We’re now four months on from our federal election campaign. The Prime Minister is settling in to The Lodge, and new MPs are learning the ropes. We’re already in the throes of debates about plebiscites, border security and cost of living.
The election campaign in July provided an opportunity for Australians to engage with our political candidates in a way that is not possible through the normal term of government. I was deeply encouraged by the way Baptists engaged in learning, discussing, speaking and acting through the campaign period.
Our churches hosted events concerning global poverty, made submissions regarding exploited workers, sought to explain positions on sexuality and marriage and met face to face with candidates. For the most part this was done with a gracious humility, strong in conviction yet humble enough to listen and learn.
While elections are important moments, our engagement in the public space is a little bit like our discipleship. To coin a phrase from Eugene Peterson, it is a long obedience in the same direction. Far from being a one-off activity we speak up as a matter of course. As we shape our lives to be more like Jesus, we commit ourselves to the task of seeking to bring the places where we live, work and play into greater alignment with God’s intention for creation.
Elections, leaders and political parties come and go. Through it all, the call on the church is to make know the wisdom and grace of God (see Ephesians 3:10) in the way we live, speak and act.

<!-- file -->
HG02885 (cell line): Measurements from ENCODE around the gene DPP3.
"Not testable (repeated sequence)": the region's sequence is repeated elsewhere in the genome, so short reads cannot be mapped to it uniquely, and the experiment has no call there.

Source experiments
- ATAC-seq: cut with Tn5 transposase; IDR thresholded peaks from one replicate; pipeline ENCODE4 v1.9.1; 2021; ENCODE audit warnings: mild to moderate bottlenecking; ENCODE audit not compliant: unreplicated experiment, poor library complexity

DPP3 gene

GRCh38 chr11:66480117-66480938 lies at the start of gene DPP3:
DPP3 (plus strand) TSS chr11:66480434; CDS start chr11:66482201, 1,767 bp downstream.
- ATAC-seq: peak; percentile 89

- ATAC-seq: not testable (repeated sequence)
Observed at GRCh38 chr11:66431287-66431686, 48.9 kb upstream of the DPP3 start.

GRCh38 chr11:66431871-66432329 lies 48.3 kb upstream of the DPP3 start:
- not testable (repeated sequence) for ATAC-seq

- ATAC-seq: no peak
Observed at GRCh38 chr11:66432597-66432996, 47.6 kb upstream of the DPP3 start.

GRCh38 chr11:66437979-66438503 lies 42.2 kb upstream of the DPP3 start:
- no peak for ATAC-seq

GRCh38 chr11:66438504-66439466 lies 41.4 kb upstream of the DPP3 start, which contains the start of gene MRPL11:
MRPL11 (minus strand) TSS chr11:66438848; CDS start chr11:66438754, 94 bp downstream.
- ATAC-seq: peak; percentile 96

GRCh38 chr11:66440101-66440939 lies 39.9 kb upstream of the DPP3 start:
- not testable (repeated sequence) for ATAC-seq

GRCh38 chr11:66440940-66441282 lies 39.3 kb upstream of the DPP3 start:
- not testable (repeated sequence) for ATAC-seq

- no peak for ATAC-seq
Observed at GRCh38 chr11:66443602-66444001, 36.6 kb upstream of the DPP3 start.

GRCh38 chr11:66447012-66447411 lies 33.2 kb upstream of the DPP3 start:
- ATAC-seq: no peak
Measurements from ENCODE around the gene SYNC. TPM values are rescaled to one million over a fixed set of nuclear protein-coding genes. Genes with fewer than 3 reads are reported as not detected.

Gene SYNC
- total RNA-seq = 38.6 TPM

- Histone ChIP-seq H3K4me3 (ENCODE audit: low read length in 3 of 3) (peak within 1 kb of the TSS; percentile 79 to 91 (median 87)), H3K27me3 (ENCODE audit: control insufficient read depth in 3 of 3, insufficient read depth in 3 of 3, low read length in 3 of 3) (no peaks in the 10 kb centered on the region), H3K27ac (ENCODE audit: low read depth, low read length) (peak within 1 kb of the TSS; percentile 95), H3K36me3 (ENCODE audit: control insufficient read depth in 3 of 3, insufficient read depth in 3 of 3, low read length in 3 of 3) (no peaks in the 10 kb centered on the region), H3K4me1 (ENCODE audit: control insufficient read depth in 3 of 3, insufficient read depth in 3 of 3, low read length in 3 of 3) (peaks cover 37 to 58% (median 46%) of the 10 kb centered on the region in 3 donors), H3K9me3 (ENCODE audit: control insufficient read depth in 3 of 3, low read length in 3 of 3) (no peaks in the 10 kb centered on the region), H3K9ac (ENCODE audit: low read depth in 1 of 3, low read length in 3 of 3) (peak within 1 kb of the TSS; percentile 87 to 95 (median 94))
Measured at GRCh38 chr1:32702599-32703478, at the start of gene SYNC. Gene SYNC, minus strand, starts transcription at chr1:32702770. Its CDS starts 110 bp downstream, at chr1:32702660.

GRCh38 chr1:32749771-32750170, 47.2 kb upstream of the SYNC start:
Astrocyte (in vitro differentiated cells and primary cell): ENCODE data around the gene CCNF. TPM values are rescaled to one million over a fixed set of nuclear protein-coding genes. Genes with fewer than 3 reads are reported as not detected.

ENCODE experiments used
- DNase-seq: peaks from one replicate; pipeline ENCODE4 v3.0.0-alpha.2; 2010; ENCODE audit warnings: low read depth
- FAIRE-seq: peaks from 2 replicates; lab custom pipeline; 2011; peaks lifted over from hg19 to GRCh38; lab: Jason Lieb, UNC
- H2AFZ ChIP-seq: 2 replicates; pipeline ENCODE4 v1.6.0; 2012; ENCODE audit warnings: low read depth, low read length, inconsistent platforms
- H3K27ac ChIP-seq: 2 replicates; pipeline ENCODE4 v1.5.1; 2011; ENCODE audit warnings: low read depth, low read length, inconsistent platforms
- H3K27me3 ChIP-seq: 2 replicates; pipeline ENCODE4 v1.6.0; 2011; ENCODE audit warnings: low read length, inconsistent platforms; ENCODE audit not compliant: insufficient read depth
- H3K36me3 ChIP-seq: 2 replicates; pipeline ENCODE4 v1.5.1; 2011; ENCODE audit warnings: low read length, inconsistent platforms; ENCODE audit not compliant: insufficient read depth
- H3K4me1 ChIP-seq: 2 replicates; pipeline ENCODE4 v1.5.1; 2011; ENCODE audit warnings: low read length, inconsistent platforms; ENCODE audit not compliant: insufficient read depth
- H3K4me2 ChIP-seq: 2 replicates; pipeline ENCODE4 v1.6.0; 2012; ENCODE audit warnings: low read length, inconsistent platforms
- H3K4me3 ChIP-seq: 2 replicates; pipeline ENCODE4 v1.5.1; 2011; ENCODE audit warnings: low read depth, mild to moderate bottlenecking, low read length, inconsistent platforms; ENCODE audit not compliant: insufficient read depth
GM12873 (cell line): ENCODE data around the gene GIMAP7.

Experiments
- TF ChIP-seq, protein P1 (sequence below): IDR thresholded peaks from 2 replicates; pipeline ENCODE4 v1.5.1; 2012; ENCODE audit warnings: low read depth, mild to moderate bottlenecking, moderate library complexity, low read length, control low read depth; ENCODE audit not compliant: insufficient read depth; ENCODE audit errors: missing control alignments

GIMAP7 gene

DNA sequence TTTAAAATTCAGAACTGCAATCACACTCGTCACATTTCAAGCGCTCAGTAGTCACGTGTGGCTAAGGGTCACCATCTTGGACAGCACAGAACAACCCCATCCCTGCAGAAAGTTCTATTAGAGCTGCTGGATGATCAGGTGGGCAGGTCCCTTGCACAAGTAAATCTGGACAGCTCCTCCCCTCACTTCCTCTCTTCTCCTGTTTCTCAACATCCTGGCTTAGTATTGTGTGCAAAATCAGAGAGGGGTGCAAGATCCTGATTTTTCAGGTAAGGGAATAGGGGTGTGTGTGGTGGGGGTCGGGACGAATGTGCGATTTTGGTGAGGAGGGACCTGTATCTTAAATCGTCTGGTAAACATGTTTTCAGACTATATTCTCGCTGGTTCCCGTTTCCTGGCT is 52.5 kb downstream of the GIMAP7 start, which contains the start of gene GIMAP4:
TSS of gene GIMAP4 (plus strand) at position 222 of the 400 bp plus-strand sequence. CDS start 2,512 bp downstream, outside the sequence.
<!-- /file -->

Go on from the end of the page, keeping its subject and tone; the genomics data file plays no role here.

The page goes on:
So don’t wait for the next election before you next choose to raise your voices and let our leaders know what you think. Right now we have significant opportunities on issues like the provision of affordable housing in our state, the place of marriage in our society and our treatment of asylum seekers.
In particular, we’re encouraging you to join with other Baptist churches as we seek to raise a collective voice on the issue of domestic violence from 20-27 November.
In many churches, domestic violence is a taboo subject which we don’t like to talk about. It is likely though, that there are people in every church who will know victims of violence, or be victims or abusers themselves.
Sadly, there seems to be something in our cultural narrative that condones or permits violence, particularly amongst men. We need to explore what some of the causes of violence might, including examining what we teach, and issues such as pornography and the sexualisation of women.
In response to domestic violence, churches can do 3 things:
- Ensure our churches and leaders are prepared to respond to situations of domestic violence and provide safe spaces for victims
- Seek God in worship and open up the dialogue in our churches, working to stop domestic violence before it happens
- Raise our voices and take action to address domestic violence in our communities and culture
Let’s not wait another three years before we speak out, seeking justice for the vulnerable and marginalised in our communities. Visit the website to download a helpful DV resource.